Alexa: I think Cafe Deluxe at Tysons might be a good idea for you. It's very kid-friendly.
Touching the Art:
Maura, I assume that when you said that I "mean well" you were not trying to be as patronizing as that sounds. It seems we simply have a difference of opinion, not that one of us is wrong and the other right. My point of disagreement is that the Hirshhorn is NOT "trying desperately" to preserve some artwork or artifact. They installed these works outdoors for the elements and birds. Obviously, I respect the things that museums are trying to preserve, namely the things they keep indoors and the things that must be outside but are otherwise protected. It seems to me that the things that are outdoors and have no barriers of any kind should be more accessible. Not everything is so precious that it must only be admired from afar.
Maura: No, I didn't mean to sound patronizing, but it's all I can do not to react the way the guard does when I see people handling works of art. I think the Hirshhorn is trying to make these works more accessible by keeping them outside. That said, like any guardian, they have to set their limits.
For the group of babies -- food court at Chevy Chase mall (the one across the street from Mazza) (Starbucks, McDs, room to roam, fountain to stare at)
Alexa: Yes, that's an idea! Thanks.
I like to take my brother's kids on individual outings. I've gotten some ideas from a list The Post did last year listing all the major events (e.g., Disney on Ice, circus) that were scheduled for the year. Has The Post published an events list for 2005? Any ideas for outings for kids ages 7 to 12 in the next three months? Thanks.
Anne: The weekend list will be coming shortly. In the meantime, you can always do a keyword search for particular events in the Entertainment Guide. Type "Disney on Ice," for example, and you'll find what's coming. Among other sporty shows, the Harlem Globetrotters spin by March 18 and 19 and the Ringling Bros. circus arrives in D.C. on March 23. Until we have more details, you may enjoy the stunts in these shows. If you type "kids" in the Entertainment Guide search, you'l find good occasions for the younger set, special events, theater and concerts. Bookmark those links and you're all set.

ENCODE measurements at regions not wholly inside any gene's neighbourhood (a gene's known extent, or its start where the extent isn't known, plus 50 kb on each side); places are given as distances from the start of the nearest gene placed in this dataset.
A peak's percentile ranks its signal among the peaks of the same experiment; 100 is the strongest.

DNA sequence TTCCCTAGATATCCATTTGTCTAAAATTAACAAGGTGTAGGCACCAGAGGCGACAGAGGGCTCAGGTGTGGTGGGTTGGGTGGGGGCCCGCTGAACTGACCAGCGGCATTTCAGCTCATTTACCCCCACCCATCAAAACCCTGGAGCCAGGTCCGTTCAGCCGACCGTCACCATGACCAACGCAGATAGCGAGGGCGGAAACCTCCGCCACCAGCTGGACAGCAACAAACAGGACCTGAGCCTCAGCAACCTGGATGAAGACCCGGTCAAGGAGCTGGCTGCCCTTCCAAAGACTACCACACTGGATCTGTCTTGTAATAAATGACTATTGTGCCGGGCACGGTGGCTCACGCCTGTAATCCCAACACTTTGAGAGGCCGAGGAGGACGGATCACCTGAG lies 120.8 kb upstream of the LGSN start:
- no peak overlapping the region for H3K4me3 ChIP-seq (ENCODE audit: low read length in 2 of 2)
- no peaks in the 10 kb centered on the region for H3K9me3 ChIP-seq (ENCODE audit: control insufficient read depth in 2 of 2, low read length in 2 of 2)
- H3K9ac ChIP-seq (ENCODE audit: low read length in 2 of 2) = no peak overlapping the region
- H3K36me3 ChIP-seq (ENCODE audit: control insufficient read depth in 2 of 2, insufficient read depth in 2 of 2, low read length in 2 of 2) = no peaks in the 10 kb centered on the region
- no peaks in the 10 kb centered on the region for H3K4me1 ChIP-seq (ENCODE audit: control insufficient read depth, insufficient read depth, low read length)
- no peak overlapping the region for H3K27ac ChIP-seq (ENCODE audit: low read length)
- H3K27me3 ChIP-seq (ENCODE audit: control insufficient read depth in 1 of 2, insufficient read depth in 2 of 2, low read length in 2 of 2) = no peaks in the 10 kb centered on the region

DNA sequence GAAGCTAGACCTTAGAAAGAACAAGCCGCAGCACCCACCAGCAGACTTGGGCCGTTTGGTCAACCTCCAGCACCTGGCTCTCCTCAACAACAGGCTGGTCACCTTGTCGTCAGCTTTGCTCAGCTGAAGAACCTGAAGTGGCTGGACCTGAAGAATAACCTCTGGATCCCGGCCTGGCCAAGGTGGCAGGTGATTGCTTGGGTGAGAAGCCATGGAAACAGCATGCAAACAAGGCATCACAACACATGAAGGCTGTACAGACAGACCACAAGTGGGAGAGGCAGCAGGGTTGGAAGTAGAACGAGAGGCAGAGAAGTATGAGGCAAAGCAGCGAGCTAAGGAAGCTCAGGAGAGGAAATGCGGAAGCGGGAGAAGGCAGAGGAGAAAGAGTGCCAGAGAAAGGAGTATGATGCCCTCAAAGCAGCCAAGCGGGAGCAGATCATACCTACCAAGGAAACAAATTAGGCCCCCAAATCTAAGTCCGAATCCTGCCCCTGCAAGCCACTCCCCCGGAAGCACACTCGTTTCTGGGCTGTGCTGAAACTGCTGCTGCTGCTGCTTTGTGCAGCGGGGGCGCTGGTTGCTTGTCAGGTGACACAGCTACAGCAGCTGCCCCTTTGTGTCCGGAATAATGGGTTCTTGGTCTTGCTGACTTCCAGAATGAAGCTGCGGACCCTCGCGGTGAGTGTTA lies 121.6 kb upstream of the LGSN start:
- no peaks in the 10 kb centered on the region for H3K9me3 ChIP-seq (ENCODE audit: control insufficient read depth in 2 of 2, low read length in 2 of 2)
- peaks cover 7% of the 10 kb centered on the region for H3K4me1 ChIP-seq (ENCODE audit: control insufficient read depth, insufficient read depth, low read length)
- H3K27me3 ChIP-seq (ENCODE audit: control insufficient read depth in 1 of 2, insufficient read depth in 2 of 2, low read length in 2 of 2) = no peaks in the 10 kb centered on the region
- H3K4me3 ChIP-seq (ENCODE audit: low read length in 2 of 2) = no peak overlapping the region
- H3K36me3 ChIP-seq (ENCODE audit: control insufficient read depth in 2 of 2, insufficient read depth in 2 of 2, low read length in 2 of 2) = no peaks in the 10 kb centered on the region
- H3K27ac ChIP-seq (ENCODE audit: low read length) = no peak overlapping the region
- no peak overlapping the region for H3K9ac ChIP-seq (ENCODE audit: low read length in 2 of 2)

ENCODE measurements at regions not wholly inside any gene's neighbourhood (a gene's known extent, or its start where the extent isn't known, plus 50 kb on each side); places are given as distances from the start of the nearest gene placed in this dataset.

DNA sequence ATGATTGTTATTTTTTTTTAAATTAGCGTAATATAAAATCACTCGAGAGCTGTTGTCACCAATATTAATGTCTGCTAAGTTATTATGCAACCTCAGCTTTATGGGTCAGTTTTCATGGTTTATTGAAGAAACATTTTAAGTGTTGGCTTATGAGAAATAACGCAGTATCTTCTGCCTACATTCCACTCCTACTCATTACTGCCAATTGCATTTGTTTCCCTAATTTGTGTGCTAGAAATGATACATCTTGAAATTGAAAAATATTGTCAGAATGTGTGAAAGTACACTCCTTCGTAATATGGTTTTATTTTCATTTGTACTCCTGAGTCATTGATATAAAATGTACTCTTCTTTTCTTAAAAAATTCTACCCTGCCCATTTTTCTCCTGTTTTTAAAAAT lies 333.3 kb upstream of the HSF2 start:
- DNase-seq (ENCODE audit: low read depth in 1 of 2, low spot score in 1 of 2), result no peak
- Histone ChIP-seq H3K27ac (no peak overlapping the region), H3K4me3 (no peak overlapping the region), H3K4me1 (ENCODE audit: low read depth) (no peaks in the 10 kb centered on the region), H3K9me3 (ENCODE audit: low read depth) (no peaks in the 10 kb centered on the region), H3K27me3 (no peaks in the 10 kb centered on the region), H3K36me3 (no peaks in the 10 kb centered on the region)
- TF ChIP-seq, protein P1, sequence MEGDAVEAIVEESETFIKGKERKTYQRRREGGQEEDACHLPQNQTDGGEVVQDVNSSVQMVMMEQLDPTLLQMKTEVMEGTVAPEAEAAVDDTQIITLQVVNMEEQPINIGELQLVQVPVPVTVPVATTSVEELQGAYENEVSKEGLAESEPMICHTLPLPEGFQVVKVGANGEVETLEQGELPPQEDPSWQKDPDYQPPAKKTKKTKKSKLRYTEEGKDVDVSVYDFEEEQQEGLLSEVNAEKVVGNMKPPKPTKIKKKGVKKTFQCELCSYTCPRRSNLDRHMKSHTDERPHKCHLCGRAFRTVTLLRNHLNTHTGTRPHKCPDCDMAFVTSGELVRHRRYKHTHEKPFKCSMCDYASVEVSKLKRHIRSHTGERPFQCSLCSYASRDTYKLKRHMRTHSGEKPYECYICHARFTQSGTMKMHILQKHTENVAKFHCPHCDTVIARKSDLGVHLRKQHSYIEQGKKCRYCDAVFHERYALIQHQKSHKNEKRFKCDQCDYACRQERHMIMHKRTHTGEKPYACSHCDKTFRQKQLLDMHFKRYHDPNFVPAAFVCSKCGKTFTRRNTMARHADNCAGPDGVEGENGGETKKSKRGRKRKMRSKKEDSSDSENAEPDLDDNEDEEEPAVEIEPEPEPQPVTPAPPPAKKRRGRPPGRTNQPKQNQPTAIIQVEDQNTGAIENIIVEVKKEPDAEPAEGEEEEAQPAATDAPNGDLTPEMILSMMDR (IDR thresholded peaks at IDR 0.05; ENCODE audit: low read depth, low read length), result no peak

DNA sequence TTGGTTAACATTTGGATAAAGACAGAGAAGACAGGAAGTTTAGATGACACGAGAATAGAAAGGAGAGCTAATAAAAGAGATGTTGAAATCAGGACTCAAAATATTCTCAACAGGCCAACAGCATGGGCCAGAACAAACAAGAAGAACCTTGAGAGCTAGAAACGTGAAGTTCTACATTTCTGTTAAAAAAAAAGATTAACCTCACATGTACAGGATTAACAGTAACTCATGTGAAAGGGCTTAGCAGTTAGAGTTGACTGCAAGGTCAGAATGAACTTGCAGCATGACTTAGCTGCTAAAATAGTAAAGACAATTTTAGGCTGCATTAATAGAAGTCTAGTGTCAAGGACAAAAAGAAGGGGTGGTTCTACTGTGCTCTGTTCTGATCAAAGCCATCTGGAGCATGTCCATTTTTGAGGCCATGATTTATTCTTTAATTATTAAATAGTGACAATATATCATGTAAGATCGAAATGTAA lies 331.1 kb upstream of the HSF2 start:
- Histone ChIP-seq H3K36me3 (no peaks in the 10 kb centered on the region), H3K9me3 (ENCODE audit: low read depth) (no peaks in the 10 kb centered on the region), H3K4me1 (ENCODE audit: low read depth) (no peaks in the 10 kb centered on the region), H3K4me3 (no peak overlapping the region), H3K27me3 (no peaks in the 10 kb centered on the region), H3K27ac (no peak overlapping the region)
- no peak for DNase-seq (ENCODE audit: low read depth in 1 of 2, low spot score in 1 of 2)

The Kids' Table:
Thanks for all your bright ideas and sunny questions on a dreary, rainy day. (Just wanted to share with our visiting library that the "Going Places With Children in Washington, DC.," by Green Acres School, should be due for its 16th edition soon. And that book has been a bible for parents since 1958. And whatever guide you follow, parents and caregivers, call first for the very latest info to prevent any disappointments.)
Meantime . . . Please join us again Wednesday, Jan. 19; after all, you have a resolution to keep. And a reminder: For those of you going through holiday withdrawal, it's not lights out yet -- at least not until Sunday -- at Brookside Gardens and Bull Run Regional Park. And for those who like to look forward: Dr. Martin Luther King Jr. celebrations are days away. I particularly like the Sweet Honey in the Rock children's concert. There will be no sitting still at that one -- hand clapping and dancing are encouraged.